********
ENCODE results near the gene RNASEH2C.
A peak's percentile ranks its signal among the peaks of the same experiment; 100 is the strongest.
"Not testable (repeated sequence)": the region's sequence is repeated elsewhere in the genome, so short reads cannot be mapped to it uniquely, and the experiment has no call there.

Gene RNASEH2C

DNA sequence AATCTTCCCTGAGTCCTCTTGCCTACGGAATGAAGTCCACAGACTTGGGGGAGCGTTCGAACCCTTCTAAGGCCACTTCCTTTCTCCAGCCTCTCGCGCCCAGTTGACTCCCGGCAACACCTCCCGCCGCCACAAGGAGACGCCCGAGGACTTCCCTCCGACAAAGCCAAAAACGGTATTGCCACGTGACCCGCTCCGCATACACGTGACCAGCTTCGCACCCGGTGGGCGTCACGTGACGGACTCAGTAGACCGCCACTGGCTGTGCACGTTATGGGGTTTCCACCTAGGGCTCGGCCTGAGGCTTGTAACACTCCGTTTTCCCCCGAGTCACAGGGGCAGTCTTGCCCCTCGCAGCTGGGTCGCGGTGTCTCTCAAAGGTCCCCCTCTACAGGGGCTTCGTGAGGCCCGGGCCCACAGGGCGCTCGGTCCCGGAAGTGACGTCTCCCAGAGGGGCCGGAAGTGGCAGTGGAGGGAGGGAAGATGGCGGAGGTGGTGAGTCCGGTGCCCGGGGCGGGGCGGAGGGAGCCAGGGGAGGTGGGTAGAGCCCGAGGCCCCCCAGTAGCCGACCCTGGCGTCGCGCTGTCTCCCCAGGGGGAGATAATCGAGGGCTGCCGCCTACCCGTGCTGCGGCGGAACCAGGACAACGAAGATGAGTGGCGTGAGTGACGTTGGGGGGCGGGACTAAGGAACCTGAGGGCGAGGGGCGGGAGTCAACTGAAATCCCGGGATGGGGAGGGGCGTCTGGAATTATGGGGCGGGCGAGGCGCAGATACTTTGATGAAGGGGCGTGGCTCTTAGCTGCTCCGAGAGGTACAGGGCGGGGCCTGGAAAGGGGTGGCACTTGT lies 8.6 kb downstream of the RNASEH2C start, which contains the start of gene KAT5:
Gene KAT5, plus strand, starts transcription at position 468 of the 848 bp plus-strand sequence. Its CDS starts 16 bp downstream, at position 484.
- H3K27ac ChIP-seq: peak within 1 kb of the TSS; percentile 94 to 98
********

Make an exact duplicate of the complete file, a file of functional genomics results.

ENCODE results near the gene RNASEH2C.
A peak's percentile ranks its signal among the peaks of the same experiment; 100 is the strongest.
"Not testable (repeated sequence)": the region's sequence is repeated elsewhere in the genome, so short reads cannot be mapped to it uniquely, and the experiment has no call there.

Gene RNASEH2C

DNA sequence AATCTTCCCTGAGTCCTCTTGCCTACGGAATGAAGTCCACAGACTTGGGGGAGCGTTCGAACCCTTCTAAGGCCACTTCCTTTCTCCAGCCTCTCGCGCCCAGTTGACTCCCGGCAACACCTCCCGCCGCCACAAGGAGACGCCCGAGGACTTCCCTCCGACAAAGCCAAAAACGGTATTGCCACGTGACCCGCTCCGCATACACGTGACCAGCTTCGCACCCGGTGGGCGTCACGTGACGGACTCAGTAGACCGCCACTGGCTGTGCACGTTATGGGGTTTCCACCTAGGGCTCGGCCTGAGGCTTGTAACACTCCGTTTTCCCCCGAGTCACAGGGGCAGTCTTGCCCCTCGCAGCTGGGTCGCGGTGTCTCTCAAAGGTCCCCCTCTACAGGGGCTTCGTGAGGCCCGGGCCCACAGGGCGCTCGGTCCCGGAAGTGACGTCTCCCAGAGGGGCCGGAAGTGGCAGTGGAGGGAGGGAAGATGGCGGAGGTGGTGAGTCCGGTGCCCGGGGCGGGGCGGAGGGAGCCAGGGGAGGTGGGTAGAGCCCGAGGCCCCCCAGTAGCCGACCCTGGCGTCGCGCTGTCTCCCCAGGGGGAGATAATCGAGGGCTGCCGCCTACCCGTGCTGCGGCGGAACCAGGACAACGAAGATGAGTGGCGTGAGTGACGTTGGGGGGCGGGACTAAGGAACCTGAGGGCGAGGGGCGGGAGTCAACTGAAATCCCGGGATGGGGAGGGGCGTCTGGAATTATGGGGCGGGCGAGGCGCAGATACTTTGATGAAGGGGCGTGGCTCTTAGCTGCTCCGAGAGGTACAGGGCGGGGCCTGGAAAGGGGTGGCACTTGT lies 8.6 kb downstream of the RNASEH2C start, which contains the start of gene KAT5:
Gene KAT5, plus strand, starts transcription at position 468 of the 848 bp plus-strand sequence. Its CDS starts 16 bp downstream, at position 484.
- H3K27ac ChIP-seq: peak within 1 kb of the TSS; percentile 94 to 98